Today, Apple officially kicked off its Apple TV publicity campaign, providing review hardware to friendly members of the press and enabling selected journalists to publish early reviews. The goal: to try and build enough positive buzz to sustain the newest member of the Apple family despite some mainstream skepticism about its prospects for success.
To provide a bit of balance for all the hype you’re likely to hear over the next several days, we bring you this: a list of the top ten reasons you might not need Apple TV, at least yet. Some are obvious, others aren’t, and all are counterpointed to present both sides of the debate. We’ll leave it for you to decide which side you’re on: will you line up for Apple TV, or sit this one out?
(10) You have a fifth-generation iPod with video and a $20 bill in your pocket. If you have a full-sized iPod with a video screen, you’re in luck: a lot of Apple TV’s functionality is already sitting inside your iPod, just waiting to be used with literally any TV you own. All you need is a $15-20 iPod AV Cable from one of more than ten vendors, and you can play music, photos, and videos directly from your iPod, with up to 80 Gigs of storage space. Counterpoint: You’ll have to give up Apple TV’s on-TV menuing and use the iPod’s screen to select content, but a DLO HomeDock Deluxe or a Griffin TuneCenter will get you most of the way there for $150 or less.
(9) You don’t have a high-definition TV, or don’t use one as your primary set. Apple mandates that you have a widescreen television capable of at least 480P resolution, which means that you’ll almost certainly need to have a high-definition set in order to even use Apple TV. If you don’t have one of these TVs, or don’t keep it in a room where you most often watch videos, Apple TV might not be right for you. Counterpoint: Like it or not, HDTV’s the future. If you don’t have one (or more) yet, you will. But until then, perhaps Apple TV can wait.
(8) You have a large movie collection that isn’t in one of Apple TV’s two supported formats. For years, video files have been popularized in all sorts of file formats – DiVX, MPEG-2, WMV, and various types of AVIs. Apple TV won’t play most of them, and it won’t play your DVDs, either. Assuming you live in a country where DVD ripping is legal – take one step back, American readers – you’ll most likely need to use special conversion tools and spend a couple of hours per DVD you want to convert into an Apple TV-optimized file. Do you really want to invest that time in this format? Counterpoint: The latest Apple TV variant on Apple’s H.264 video format offers nice, high resolutions, so maybe it’s the right time to start converting your movies – unless you need 5.1-channel surround sound.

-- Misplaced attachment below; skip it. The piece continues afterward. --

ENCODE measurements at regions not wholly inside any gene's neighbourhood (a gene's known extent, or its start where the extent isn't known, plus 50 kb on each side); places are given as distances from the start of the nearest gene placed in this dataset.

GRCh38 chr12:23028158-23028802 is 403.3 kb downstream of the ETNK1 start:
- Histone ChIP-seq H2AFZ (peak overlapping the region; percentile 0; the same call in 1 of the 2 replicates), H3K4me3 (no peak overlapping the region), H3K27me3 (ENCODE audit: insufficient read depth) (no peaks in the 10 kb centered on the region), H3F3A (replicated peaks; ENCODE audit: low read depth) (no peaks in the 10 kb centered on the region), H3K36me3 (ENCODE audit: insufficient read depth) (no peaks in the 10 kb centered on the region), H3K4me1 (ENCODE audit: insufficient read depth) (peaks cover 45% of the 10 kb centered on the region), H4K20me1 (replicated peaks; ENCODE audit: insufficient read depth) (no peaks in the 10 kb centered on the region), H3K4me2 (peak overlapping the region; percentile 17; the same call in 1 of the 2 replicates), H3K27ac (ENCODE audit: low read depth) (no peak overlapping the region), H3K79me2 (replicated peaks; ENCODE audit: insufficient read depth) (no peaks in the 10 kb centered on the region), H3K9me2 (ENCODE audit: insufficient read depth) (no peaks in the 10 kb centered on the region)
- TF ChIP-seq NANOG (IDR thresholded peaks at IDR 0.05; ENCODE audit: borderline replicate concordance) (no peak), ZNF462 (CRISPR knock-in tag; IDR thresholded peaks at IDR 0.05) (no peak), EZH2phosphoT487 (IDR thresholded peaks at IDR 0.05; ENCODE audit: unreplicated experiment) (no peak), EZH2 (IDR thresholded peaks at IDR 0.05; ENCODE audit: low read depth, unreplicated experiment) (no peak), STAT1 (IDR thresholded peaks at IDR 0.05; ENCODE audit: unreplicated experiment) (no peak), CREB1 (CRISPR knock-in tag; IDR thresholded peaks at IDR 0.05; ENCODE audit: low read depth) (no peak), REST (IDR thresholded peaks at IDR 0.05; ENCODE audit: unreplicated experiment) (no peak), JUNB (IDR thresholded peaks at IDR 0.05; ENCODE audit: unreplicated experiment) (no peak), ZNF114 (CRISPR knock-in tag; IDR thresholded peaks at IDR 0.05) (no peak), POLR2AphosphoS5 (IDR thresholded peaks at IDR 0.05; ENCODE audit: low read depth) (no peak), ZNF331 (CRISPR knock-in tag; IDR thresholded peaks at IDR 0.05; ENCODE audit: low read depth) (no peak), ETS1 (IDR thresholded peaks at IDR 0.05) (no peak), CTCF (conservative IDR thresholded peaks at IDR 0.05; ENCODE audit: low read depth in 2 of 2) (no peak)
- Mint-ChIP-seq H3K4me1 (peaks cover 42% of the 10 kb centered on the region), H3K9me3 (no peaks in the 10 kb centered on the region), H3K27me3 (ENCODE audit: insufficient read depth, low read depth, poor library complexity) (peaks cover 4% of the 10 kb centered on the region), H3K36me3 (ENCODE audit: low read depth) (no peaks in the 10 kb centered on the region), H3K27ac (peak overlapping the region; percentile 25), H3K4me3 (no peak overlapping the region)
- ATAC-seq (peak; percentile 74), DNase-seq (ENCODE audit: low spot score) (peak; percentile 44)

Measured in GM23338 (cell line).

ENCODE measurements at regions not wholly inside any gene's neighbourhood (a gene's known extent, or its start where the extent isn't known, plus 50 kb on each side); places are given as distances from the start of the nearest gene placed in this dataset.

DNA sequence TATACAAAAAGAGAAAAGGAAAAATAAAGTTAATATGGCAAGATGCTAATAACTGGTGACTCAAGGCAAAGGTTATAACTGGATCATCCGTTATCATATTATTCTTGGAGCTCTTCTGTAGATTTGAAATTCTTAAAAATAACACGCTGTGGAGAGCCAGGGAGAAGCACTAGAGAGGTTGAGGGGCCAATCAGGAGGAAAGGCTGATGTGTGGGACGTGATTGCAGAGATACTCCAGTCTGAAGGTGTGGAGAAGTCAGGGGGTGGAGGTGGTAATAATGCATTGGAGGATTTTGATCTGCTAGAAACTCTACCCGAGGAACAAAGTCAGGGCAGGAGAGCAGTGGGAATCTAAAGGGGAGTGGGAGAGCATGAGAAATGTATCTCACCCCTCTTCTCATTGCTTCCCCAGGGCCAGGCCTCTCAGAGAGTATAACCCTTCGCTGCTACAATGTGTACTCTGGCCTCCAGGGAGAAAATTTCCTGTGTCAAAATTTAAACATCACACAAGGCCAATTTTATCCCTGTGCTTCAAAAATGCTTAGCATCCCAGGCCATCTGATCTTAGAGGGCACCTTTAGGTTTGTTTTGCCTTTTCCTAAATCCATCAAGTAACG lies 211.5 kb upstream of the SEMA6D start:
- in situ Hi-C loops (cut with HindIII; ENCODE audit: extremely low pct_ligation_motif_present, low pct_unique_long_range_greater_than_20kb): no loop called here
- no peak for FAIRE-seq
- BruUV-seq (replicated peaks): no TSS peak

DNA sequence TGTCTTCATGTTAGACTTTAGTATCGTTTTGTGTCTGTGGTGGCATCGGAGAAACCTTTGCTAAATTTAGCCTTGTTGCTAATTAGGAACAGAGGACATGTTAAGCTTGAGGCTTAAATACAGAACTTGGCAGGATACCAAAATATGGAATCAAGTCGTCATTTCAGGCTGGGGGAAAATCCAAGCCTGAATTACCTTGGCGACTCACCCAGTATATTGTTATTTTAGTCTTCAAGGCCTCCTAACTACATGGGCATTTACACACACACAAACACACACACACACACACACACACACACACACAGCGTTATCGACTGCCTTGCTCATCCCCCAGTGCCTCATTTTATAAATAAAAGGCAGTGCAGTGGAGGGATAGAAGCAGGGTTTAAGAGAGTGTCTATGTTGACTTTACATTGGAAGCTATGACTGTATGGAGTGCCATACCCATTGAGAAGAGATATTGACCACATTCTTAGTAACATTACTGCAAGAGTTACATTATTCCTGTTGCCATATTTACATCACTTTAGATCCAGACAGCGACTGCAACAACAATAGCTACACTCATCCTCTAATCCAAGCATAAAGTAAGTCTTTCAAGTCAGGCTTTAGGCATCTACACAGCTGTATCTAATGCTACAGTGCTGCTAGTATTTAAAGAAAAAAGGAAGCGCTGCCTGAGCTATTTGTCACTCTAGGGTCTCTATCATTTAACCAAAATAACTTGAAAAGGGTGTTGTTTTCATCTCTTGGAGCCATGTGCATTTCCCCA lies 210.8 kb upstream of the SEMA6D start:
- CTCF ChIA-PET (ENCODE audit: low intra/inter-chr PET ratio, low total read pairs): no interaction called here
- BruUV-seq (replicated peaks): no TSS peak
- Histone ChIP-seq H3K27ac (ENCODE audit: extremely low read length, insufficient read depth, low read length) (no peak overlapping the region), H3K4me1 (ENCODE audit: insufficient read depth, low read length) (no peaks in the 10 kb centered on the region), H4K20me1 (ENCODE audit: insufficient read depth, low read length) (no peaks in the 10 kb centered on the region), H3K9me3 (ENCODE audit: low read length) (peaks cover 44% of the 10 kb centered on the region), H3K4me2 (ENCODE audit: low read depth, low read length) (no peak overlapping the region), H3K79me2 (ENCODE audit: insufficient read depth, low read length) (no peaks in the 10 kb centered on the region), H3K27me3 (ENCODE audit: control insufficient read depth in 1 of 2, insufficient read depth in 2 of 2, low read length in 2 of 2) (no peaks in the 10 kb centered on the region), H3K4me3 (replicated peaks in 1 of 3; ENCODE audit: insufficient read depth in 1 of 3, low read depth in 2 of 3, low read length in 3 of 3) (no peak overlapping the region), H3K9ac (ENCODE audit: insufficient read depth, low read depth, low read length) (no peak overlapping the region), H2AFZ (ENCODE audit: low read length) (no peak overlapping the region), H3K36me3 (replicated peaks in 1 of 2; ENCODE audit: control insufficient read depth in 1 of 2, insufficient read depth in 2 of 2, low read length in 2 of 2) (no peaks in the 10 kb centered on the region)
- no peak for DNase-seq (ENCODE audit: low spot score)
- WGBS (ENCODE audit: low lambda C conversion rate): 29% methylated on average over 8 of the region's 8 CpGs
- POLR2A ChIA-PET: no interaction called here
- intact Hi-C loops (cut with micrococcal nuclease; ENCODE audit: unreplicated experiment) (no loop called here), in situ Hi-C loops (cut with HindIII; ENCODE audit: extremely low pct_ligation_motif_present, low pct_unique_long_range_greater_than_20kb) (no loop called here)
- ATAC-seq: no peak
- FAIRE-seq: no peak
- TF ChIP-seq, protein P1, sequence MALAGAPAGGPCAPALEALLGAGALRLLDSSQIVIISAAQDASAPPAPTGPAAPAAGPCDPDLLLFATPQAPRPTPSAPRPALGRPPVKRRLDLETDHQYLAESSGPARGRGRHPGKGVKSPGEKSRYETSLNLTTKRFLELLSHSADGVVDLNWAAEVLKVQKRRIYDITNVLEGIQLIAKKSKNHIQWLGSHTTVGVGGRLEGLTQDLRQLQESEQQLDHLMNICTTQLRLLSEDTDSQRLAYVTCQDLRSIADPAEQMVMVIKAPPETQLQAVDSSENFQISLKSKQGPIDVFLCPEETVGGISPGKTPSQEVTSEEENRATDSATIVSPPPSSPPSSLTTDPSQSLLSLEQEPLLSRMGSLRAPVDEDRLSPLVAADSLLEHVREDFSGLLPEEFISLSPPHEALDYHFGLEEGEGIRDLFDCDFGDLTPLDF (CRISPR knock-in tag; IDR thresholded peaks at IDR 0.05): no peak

(7) The iTunes Store doesn’t sell movies or TV shows in your country, or there’s nothing you want to buy. A year and a half have passed since Apple introduced fifth-generation iPods, and yet there are no movies or real TV shows available in the international iTunes Stores for purchase. While American customers now have an outstanding variety of iTunes-ready TV shows to choose from, most movie studios have failed – at least, thus far – to join with Apple for digital distribution of their new releases. Buying into Apple TV right now is a leap of faith that Apple will continue to win new partners, and most international customers have only music videos or video podcasts to download. Counterpoint: Anyone who bet against Apple’s growth in music would have been wrong in a huge way – there’s a reason Apple’s faithful remain faithful.
(6) You want to protest Apple’s pricing and bundling policies. When Apple announced its wireless AirPort Express device with AirTunes (remember that?), many people thought that $129 was a stretch for wireless audio streaming. At $299 – two and a half years later – Apple TV may strike you as a big stretch for wireless video, photo, and audio streaming, especially if you think you’ll need more than one for your house. Plus, you have to buy the video and audio cables yourself, since Apple doesn’t toss them in like most companies. Would holding back your $299 teach Apple a lesson about pricing all of its products so that average people can afford them? Counterpoint: Probably not. Apple always tries to skim the market, and they’re counting on early adopters to cough up the extra cash that mainstream buyers won’t. If you’re not buying today, Apple probably doesn’t care too much.